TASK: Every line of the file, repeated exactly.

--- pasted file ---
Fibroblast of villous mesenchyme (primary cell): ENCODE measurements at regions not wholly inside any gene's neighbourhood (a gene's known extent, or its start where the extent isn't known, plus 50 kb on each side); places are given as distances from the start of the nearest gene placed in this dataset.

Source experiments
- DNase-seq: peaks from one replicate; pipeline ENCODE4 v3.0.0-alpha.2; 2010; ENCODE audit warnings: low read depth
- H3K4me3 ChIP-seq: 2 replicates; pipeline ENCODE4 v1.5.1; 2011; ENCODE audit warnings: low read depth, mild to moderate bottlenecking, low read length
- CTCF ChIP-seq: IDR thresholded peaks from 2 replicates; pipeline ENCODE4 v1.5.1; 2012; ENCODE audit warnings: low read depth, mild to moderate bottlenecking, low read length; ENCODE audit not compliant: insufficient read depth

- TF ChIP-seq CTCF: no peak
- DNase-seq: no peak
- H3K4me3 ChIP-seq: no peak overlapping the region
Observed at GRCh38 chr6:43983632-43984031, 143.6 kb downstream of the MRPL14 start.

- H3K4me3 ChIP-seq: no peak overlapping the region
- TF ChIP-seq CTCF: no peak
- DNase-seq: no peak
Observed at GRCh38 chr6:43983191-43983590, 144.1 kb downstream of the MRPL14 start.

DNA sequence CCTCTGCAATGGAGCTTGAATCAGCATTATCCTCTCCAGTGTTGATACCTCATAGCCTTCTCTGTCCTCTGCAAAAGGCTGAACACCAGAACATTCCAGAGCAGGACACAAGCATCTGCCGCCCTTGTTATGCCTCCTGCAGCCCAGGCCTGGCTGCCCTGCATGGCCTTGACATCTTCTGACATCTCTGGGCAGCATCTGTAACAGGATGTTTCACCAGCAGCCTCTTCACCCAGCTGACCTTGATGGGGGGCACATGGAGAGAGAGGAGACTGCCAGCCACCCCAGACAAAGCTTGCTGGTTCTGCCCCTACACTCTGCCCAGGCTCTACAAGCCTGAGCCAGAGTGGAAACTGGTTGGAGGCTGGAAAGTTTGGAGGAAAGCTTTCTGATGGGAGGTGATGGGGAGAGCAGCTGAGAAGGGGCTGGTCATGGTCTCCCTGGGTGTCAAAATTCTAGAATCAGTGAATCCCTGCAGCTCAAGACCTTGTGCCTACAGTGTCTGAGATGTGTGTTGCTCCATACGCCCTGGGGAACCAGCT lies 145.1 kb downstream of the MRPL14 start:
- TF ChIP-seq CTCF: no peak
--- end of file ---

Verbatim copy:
Fibroblast of villous mesenchyme (primary cell): ENCODE measurements at regions not wholly inside any gene's neighbourhood (a gene's known extent, or its start where the extent isn't known, plus 50 kb on each side); places are given as distances from the start of the nearest gene placed in this dataset.

Source experiments
- DNase-seq: peaks from one replicate; pipeline ENCODE4 v3.0.0-alpha.2; 2010; ENCODE audit warnings: low read depth
- H3K4me3 ChIP-seq: 2 replicates; pipeline ENCODE4 v1.5.1; 2011; ENCODE audit warnings: low read depth, mild to moderate bottlenecking, low read length
- CTCF ChIP-seq: IDR thresholded peaks from 2 replicates; pipeline ENCODE4 v1.5.1; 2012; ENCODE audit warnings: low read depth, mild to moderate bottlenecking, low read length; ENCODE audit not compliant: insufficient read depth

- TF ChIP-seq CTCF: no peak
- DNase-seq: no peak
- H3K4me3 ChIP-seq: no peak overlapping the region
Observed at GRCh38 chr6:43983632-43984031, 143.6 kb downstream of the MRPL14 start.

- H3K4me3 ChIP-seq: no peak overlapping the region
- TF ChIP-seq CTCF: no peak
- DNase-seq: no peak
Observed at GRCh38 chr6:43983191-43983590, 144.1 kb downstream of the MRPL14 start.

DNA sequence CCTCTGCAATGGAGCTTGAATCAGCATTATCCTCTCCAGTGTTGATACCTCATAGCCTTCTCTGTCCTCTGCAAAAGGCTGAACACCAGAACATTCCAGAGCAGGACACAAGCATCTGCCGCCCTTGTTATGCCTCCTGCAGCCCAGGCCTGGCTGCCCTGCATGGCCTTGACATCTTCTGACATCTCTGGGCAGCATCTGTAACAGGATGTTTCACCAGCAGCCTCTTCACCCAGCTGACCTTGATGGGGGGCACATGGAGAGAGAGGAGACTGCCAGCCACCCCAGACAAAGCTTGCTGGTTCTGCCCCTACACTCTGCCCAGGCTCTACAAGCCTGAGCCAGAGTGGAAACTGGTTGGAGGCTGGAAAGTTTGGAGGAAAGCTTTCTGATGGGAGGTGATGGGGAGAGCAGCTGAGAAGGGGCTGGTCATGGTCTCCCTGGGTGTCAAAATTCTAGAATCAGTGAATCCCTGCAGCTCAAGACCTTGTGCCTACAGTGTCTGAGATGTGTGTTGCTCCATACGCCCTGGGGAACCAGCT lies 145.1 kb downstream of the MRPL14 start:
- TF ChIP-seq CTCF: no peak